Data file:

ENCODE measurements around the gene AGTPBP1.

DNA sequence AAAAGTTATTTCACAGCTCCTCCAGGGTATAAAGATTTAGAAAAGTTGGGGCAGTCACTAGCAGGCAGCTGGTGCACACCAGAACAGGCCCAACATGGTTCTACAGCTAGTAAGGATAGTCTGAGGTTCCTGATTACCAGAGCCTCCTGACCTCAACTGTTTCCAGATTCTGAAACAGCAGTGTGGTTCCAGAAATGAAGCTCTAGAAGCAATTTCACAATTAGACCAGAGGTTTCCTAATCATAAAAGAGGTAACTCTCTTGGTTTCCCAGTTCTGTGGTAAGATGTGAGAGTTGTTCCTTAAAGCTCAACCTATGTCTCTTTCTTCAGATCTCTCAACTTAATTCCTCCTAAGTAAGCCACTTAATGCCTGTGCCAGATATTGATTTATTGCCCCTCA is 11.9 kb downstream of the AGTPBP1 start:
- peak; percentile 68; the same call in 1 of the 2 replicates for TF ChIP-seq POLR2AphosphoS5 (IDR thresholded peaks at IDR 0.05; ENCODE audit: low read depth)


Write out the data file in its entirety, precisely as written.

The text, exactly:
ENCODE measurements around the gene AGTPBP1.

DNA sequence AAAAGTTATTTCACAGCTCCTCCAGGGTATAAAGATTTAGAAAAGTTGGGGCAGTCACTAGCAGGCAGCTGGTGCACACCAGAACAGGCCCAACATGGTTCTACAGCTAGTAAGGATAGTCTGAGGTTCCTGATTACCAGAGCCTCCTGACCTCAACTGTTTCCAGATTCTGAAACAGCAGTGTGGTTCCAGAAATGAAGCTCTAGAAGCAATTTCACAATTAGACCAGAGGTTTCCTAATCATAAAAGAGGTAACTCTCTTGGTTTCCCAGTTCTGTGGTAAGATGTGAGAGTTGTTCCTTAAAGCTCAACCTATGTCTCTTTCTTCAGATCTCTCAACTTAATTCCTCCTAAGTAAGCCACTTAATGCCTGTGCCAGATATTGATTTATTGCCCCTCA is 11.9 kb downstream of the AGTPBP1 start:
- peak; percentile 68; the same call in 1 of the 2 replicates for TF ChIP-seq POLR2AphosphoS5 (IDR thresholded peaks at IDR 0.05; ENCODE audit: low read depth)